Posted by: Diana Hwang
Microsoft CEO Steve Ballmer believes the cloud is going to change the way IT professionals work – like it or not.
Ballmer addressed IT professionals this week in a fireside chat session in the U.K. during Microsoft’s three-day Tech Days Online event.
“New skills will add more value to businesses and the world economy rather than putting together OS stacks,” said Ballmer. With application deployment in the data center and the ability for IT pros to tailor their jobs and solve enterprise problems, he thinks IT professionals can add more value to a company as technology helps transform the way businesses work.
But when you talk to the IT pros, they may be a little bit more skeptical about Ballmer’s view on how the cloud will change their job description.
The data is just being stored virtually in the cloud, said Mike Drips, an IT consultant based in Houston. “How will it make people think more strategically?” he wondered.
Ballmer believes the cloud can impact jobs like software development, too. He wants those developers to think 10 years into the future and write applications that run on top of Microsoft’s Azure.
Perhaps Ballmer shouldn’t think about how the cloud will evolve IT’s role but rather how IT can be a leading proponent toward putting into place the ability for changing a worker’s life style with mobile technology. It’s not just about taking a notebook and accessing a file to work from at home. It’s about being able to do work anytime, anywhere on any device. It’s about how to incorporate mobile technology into an enterprise and the cloud just becomes an enabler.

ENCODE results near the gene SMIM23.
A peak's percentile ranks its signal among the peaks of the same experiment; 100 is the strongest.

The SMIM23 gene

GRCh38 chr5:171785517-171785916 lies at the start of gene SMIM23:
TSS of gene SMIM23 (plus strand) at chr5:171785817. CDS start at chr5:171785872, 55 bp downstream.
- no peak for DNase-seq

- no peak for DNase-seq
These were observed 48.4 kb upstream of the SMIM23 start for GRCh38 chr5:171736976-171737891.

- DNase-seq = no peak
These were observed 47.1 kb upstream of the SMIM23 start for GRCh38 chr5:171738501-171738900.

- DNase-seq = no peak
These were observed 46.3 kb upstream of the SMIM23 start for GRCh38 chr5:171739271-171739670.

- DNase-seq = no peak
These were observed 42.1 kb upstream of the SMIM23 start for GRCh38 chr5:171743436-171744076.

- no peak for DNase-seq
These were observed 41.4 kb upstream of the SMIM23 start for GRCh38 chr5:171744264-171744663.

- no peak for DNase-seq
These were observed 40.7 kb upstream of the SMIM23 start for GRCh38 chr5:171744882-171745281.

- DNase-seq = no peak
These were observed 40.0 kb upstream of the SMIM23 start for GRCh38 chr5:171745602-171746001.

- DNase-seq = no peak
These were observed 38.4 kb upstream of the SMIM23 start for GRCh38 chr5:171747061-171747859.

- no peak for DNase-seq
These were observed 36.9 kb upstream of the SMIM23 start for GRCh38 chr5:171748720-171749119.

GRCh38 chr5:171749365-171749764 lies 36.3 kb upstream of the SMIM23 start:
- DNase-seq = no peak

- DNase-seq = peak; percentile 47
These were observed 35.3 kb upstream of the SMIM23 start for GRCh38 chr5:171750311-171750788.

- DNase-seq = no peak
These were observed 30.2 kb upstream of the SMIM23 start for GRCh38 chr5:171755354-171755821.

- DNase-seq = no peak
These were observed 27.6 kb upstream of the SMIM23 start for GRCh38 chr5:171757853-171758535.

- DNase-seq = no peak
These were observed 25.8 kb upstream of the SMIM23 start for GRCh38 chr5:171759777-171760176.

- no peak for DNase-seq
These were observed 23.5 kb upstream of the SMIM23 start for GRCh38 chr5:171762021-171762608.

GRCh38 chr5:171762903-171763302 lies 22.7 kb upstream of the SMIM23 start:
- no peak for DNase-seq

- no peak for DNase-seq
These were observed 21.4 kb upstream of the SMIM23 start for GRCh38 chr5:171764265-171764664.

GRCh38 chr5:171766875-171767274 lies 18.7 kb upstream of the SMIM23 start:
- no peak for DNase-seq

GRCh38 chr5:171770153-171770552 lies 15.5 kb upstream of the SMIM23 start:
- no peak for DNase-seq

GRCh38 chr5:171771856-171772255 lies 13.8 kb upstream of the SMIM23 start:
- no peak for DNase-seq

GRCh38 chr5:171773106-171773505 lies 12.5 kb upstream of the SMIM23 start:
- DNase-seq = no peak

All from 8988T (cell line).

In this respect, IT can now play a strategic role in studying the way end users work and how their work behavior has changed over time. Ballmer even said as much during the chat, noting that IT can focus more on a solving an enterprise’s workflow and application needs to provide more value to the company.
As Ballmer makes his rounds on his way out as the retiring CEO, he offered three lessons for IT pros– ideas matter, passion matters, and remain tenacious.
“You need to remake yourself and this is what people need to do,” he said.
It’s sound advice for someone who will need to find his next role after running a $78 billion company.